James Palmer is a 2014 New Pulp Award-nominated author, editor and publisher. He has written articles, interviews, reviews, columns, and poetry for Strange Horizons, The Internet Review of Science Fiction, Continuum SF, RevolutionSF.com, SciFiKuest, andBlood Blade and Thruster: The Magazine of Speculative Fiction and Satire, among others. James also edited the charity anthology Voices for the Cure, which benefits the American Diabetes Association, and features work by Robert J. Sawyer, Mike Resnick, Cory Doctorow, and others.
Interview with James Palmer author of The Clockwork Conundrum 4/30/2015
Tell us about your newest release or series, and where should a new reader of your books be best suited to begin reading their way through your back catalog?
My newest release is a steampunk short called The Clockwork Conundrum: From the Files of Her Majesty’s Clandestine Agency. It’s about a young woman named Sarah Frost and a plot by beings from the future to take over the British Empire. I intend for it to be a series of novellas. A great way to get acquainted with my work is through my short story collection Into the Weird, which features most of my previously published Pulp and New Weird stories.
It seems writers today have to publish more often than in the past to really make a living. How do you manage your time? What length of works do you write…mostly novels, novellas, short stories, or flash?
So far I’ve only written short stories and novellas, and edited a few anthologies. I’m still learning to tackle things at novel length. I think the great thing about indie publishing and e-books is that length is no longer that much of a factor. Readers only want good stories. They don’t care about arbitrary lengths invented by traditional publishing.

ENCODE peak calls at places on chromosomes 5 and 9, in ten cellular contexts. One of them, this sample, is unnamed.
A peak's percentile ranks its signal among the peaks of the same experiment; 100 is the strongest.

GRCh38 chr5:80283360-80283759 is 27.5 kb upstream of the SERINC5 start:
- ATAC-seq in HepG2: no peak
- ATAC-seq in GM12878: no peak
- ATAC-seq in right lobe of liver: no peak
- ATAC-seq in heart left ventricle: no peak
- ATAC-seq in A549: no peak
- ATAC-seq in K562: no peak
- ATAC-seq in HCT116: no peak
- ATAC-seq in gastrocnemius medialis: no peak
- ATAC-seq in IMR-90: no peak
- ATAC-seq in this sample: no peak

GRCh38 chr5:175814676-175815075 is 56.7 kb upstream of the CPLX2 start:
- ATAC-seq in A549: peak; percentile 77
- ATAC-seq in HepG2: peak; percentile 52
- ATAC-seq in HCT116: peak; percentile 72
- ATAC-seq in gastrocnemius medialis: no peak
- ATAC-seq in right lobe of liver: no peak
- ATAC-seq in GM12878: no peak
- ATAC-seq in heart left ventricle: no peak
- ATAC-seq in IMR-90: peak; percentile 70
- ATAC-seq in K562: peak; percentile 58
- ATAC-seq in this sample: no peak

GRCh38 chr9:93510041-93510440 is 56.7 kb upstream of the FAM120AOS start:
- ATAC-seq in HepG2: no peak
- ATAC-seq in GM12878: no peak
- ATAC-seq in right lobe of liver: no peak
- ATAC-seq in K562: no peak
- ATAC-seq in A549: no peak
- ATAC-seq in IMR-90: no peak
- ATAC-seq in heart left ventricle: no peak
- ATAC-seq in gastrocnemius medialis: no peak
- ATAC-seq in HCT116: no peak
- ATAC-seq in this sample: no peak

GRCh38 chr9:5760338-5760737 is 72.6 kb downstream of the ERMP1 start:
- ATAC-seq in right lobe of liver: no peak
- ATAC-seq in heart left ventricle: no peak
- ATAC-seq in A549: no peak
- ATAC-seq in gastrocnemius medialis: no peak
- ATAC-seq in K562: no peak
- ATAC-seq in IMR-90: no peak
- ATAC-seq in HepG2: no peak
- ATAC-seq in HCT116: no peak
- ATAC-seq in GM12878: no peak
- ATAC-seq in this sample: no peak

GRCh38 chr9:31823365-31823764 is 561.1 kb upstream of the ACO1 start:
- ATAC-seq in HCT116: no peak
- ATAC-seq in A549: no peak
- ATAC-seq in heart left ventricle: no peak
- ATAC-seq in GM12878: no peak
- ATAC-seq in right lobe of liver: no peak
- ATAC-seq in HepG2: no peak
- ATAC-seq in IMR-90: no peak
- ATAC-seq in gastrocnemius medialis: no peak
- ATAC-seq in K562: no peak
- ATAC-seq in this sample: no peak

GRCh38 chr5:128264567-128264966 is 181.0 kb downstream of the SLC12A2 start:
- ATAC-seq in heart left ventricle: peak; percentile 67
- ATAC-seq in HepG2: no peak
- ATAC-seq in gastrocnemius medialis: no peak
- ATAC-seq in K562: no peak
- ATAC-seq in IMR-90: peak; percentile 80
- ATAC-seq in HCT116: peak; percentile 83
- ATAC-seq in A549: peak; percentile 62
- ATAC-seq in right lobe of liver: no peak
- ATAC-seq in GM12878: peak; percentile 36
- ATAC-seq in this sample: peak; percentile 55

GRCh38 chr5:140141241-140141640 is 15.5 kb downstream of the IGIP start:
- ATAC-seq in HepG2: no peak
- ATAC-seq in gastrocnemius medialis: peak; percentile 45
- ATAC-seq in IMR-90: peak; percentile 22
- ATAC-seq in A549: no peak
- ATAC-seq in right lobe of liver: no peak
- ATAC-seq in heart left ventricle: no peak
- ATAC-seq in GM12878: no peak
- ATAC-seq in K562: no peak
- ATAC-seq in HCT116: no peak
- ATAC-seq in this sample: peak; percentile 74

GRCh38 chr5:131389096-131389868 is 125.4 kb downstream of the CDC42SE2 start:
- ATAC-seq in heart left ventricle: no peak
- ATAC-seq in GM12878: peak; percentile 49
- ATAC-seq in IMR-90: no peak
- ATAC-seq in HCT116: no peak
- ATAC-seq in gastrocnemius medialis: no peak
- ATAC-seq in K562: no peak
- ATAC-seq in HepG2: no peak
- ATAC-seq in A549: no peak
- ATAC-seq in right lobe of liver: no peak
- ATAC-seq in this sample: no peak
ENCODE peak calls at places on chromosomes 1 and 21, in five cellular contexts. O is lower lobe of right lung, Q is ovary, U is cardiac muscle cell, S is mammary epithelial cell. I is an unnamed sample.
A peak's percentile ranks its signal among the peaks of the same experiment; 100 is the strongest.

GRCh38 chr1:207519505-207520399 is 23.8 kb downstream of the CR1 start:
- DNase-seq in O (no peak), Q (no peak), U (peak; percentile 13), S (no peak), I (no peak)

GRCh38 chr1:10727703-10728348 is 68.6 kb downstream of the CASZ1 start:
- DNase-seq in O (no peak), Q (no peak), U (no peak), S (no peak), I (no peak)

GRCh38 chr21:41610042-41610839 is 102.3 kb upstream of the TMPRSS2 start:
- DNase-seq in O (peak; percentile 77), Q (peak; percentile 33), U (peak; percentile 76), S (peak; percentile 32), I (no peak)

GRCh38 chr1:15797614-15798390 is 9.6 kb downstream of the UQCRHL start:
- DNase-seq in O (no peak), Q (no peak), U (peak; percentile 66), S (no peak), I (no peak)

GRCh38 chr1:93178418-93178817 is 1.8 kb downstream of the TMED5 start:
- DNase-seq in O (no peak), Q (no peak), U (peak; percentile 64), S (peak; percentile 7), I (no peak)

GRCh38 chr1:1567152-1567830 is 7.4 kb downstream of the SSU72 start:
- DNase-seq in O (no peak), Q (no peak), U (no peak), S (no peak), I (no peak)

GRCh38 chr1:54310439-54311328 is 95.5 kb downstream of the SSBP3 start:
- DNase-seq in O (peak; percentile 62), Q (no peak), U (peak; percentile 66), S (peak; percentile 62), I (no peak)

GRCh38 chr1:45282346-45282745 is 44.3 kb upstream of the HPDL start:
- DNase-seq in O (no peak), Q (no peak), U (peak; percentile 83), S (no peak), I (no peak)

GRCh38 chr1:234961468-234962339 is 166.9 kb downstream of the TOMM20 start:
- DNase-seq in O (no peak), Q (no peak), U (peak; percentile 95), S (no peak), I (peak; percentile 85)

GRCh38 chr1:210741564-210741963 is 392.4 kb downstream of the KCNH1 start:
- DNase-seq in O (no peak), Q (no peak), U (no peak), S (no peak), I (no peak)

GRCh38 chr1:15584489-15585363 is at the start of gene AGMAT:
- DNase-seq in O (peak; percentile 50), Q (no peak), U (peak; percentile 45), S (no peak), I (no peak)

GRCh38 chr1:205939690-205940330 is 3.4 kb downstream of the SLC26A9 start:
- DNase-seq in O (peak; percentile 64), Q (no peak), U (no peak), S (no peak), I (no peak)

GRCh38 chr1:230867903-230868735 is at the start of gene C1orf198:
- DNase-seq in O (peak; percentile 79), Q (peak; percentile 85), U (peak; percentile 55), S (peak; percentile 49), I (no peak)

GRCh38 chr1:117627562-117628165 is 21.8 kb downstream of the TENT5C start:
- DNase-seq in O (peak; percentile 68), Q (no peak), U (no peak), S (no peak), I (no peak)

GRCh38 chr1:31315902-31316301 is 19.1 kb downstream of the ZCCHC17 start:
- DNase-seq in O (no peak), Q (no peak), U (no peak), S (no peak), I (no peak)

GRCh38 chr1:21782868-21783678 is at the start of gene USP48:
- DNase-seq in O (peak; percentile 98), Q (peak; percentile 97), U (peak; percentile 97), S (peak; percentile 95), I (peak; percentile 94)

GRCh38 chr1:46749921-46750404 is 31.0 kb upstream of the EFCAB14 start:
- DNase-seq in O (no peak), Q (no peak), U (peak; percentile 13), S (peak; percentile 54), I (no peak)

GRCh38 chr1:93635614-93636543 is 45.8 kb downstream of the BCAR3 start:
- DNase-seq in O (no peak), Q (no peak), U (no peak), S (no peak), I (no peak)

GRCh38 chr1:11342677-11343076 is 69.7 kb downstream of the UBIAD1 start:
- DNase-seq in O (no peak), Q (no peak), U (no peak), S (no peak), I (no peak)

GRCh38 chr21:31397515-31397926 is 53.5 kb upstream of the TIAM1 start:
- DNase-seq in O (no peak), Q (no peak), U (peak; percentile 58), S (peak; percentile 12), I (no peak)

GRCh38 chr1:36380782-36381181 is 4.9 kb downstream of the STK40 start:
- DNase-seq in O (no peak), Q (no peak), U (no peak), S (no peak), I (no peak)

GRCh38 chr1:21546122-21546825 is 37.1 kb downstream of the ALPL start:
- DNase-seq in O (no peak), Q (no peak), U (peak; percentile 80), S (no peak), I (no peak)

Authors today seem to need a social media platform that covers everything from Q&A posts to video; what do you think the fledgling authors need to focus on to get on the right track with social media?
I think authors need to do what is comfortable to them, and not get overwhelmed. Pick one or two platforms and get comfortable with those before moving on to something else.
Actually, I’d suggest authors create and nurture their own email list of readers interested in their work. Social networks constantly change the rules so that it is harder to reach potential readers. If you own your list, you are in control, not Facebook or Twitter.
I stopped writing fiction for a long time and focused instead on freelance nonfiction writing. If I could go back I would tell myself to keep going so I’d be ready with plenty of material when Amazon first launched the Kindle and self-publishing first became a truly viable option. I would tell myself to take the long view.
How important is it that authors do the Convention circuit? When in a career do you think con appearances become a valuable tool?
I think writers should take advantage of con appearances as soon as possible. Even before they have written enough to become guests, they should go as attendees and go to writing panels and network and get to know people. I have met so many fellow writers as well as artists, podcasters, and potential readers, not to mention some of the best friends I’ve ever had. I’m the writer I am today because of people I met at Dragon Con and a few smaller cons years ago.
Right now I’m definitely indie. I doubt I will ever go traditional, but if a good deal came along I wouldn’t pass it up.
Getting books into audio is the latest thing that writers seem to be learning how to do. Are your books available in audio format? And if so how was the recording produced?
I have one short story in audio, part of a magazine published by Pro Se Productions and produced in audio by Dynamic Ram. I haven’t gone the audio route yet, but if I write a novel that becomes popular I will definitely look into creating an audio version. ACX make it very easy to do audio now.
If you enjoyed this interview with James Palmer be sure to read my first interview with the author. You can get more information about his books on Amazon, and updates about his writing on Facebook, Goodreads , Twitter, and on his website. You can also find out more about Mechanoid Press by Twitter, Facebook, or on the website.
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